Food is food, but food is about more than food. There’s place and presentation, history and memory, time and tradition, people and personality, comfort and novelty, expectation and surprise, bias and preference, foreplay and afterglow… Good eating is a complicated emotional event not wholly contained on the fork, between the chopsticks, or in the injera.
On one hand, as a scientist, I’m tempted to isolate the independent variables as much as possible to arrive at a ‘fair’ review. On the other hand, how do you separate mood, circumstance, and emotion from a meal without resorting to squatting in an isolation tank with a feeding tube snaked down your throat? Circumstance, mood, and company even impact my fave food writer, Pete Wells of the New York Times (his review of Senor Frogs is simply brilliant, a momentary retreat from having to write a poor review of Per Se where a side of risotto goes for $175).
When good friends invited us to dinner at ATX Cocina with another couple and the nephew of a good friend in France, we quickly RSVP’d. Our good friend across the pond, along with the nephew and other family members, own a country villa in southern France where we ate one of our most memorable meals, conjured up by our friend’s impossibly petite mother in an impossibly petite kitchen: a simple beef patty paired with local mustard enjoyed in an informal courtyard framed by 1,000-year-old stone farm buildings overlooking the grassy hills of southern France (place, history, time, people, expectation, and surprise).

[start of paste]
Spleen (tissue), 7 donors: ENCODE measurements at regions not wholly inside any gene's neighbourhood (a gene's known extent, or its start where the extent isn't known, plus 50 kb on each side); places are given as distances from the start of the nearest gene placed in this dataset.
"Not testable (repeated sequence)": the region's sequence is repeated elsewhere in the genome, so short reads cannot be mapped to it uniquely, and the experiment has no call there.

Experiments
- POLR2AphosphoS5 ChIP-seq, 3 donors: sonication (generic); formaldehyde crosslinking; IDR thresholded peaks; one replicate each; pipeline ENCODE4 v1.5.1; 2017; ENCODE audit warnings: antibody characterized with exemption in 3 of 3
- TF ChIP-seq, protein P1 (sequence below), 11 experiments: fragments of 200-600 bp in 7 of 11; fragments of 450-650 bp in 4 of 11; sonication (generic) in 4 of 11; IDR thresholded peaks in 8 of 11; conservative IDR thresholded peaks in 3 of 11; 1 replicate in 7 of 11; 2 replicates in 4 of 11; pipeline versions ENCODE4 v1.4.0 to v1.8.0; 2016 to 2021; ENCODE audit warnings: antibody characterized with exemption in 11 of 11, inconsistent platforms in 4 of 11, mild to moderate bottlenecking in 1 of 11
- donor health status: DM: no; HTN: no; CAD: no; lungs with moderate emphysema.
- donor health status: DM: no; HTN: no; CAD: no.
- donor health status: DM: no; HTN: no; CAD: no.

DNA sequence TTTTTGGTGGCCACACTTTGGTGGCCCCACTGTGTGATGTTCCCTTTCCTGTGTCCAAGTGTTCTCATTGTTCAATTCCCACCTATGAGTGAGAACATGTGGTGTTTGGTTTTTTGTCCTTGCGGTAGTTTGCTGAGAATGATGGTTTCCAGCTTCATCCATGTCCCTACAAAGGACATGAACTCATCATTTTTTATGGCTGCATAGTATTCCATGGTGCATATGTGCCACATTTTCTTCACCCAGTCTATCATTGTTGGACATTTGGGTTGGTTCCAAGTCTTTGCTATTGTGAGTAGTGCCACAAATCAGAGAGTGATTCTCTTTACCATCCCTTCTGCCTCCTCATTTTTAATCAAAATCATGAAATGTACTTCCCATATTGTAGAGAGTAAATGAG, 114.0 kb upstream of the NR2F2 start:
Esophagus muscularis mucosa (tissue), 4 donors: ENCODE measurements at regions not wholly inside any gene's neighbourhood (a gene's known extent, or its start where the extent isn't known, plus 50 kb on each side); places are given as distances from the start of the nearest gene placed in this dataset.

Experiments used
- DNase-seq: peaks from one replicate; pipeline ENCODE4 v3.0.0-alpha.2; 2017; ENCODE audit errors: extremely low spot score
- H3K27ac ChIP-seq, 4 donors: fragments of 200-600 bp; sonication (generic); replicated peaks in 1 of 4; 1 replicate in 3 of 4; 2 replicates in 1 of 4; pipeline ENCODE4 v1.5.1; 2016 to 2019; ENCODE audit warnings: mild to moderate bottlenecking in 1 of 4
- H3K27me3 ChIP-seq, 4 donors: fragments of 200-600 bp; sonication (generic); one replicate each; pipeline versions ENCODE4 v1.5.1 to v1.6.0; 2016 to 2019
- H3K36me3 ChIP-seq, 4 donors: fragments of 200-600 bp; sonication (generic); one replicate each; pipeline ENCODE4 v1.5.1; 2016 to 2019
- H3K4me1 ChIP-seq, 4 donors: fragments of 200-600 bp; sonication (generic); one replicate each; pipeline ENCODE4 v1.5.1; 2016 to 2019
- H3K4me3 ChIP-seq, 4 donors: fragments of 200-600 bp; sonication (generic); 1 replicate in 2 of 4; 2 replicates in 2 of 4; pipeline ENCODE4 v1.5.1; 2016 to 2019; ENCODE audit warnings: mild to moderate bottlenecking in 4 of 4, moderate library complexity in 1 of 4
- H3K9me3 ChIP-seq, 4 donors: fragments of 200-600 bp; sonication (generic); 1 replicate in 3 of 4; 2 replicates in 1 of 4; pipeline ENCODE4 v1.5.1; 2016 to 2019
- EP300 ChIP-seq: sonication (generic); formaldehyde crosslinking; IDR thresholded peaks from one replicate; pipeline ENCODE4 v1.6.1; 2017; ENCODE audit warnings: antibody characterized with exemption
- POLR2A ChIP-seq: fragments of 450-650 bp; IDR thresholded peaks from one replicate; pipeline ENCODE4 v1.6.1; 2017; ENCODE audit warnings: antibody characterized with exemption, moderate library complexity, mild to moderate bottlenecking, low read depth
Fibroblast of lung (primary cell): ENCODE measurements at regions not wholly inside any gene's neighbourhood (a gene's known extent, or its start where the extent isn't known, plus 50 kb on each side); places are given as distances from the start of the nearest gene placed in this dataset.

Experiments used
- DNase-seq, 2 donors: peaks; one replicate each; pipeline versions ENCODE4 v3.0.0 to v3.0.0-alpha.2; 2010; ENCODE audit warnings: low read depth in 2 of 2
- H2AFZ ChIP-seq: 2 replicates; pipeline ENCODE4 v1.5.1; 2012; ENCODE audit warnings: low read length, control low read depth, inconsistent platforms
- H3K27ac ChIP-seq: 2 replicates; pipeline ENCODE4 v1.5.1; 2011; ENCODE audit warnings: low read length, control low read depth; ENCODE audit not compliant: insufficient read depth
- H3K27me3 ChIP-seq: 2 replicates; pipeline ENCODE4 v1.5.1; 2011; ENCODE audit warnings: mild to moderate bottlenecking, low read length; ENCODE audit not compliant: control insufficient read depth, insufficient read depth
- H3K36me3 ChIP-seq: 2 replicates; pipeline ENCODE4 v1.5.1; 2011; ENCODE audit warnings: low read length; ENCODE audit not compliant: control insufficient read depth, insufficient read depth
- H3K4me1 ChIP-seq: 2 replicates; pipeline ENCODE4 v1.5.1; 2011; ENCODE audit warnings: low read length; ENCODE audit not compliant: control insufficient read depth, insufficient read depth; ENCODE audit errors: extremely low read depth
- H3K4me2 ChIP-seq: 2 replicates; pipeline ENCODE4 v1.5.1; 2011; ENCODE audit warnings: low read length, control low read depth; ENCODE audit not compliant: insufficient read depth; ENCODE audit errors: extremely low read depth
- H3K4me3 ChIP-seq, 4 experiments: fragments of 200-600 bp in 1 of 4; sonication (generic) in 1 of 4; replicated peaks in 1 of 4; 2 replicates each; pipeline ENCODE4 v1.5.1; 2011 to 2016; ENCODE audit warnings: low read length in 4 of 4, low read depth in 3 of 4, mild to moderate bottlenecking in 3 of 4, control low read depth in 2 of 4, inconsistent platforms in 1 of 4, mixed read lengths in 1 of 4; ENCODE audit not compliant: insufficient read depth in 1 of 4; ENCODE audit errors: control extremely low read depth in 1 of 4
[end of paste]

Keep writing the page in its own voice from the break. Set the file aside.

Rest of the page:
Our friends made a reservation, but we had reservations about ATX Cocina based on a Per Se-like lackluster review by the local paper (expectation). Located downtown in a new skyscraper and facing Lady Bird Lake, the space is intimate, modern, and bright (place). Valets around the corner ($8) keep you from foraging for parking (convenience). Given the price point, long-time natives might scoff at the upscaleness of it all, especially, perhaps, the pretty-people meat market at the bar. I came to terms long ago with the fact that there are folks younger, richer, and better-looking than me, so I’m not judgmental about it all (I’m only judgmental about people who are judgmental).
Our greeter seated us at a long bar near the prep-kitchen (location) where we could watch staff prepare and fuss over soon-to-be-delivered dishes (experience). After catching up with old friends and making a new one (people) and enjoying a couple well-made margaritas (foreplay), our master of ceremony ordered sharables for the table (allowing us to try a wide range of dishes: “No one eat anything before I get a photo,” I yelped. “I. Am. A. Food. Blogger.”). First up was house-made heirloom tortillas served with four salsas ($5), a tuna crudo ($18; morita aioli, crispy onions, avocado, herbs) with crunchy house-made tostada chips, and a hunky pile of herby guacamole ($13). The salsas had a nice range of flavor and heat, the crudo was fresh and delicious, and the guac was guac (whch is not a bad thing ’cause guac is guac [unless it’s not], although the bride said it was particularly good).